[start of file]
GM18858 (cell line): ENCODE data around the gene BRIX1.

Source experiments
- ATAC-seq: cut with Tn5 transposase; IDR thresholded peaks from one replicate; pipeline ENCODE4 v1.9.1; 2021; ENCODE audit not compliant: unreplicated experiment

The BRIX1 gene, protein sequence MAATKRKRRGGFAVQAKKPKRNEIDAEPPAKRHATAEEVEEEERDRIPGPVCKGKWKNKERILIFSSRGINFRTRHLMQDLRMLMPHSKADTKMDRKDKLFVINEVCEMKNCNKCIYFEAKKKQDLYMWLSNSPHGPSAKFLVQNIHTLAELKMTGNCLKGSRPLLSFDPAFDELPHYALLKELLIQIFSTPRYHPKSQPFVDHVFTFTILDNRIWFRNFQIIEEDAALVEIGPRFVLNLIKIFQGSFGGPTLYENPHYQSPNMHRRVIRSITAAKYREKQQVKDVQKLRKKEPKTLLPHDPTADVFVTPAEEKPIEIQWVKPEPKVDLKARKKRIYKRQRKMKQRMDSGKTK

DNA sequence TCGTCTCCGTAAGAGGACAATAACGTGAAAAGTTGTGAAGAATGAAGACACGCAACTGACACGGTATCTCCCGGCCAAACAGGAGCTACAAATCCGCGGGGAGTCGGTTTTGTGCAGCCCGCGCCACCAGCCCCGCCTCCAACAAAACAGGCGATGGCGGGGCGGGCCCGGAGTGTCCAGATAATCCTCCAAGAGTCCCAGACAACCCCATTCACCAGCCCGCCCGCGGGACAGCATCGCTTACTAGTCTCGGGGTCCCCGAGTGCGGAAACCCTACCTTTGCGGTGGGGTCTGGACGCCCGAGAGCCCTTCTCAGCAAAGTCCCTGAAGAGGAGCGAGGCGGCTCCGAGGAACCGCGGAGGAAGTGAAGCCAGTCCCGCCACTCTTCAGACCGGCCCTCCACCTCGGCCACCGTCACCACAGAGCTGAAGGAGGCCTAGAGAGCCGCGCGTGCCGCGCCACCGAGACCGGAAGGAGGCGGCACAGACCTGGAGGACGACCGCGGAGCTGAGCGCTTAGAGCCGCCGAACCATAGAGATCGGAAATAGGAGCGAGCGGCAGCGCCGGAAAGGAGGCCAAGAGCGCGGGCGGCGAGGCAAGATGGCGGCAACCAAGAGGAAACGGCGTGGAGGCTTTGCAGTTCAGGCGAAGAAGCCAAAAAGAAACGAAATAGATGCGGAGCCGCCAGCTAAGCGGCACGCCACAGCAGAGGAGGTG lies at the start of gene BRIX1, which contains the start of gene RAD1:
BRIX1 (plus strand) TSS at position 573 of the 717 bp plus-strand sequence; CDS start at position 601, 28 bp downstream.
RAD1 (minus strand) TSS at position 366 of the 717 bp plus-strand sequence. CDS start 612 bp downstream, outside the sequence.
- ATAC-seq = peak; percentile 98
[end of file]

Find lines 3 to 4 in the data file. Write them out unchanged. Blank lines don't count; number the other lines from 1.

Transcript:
- ATAC-seq: cut with Tn5 transposase; IDR thresholded peaks from one replicate; pipeline ENCODE4 v1.9.1; 2021; ENCODE audit not compliant: unreplicated experiment

The BRIX1 gene, protein sequence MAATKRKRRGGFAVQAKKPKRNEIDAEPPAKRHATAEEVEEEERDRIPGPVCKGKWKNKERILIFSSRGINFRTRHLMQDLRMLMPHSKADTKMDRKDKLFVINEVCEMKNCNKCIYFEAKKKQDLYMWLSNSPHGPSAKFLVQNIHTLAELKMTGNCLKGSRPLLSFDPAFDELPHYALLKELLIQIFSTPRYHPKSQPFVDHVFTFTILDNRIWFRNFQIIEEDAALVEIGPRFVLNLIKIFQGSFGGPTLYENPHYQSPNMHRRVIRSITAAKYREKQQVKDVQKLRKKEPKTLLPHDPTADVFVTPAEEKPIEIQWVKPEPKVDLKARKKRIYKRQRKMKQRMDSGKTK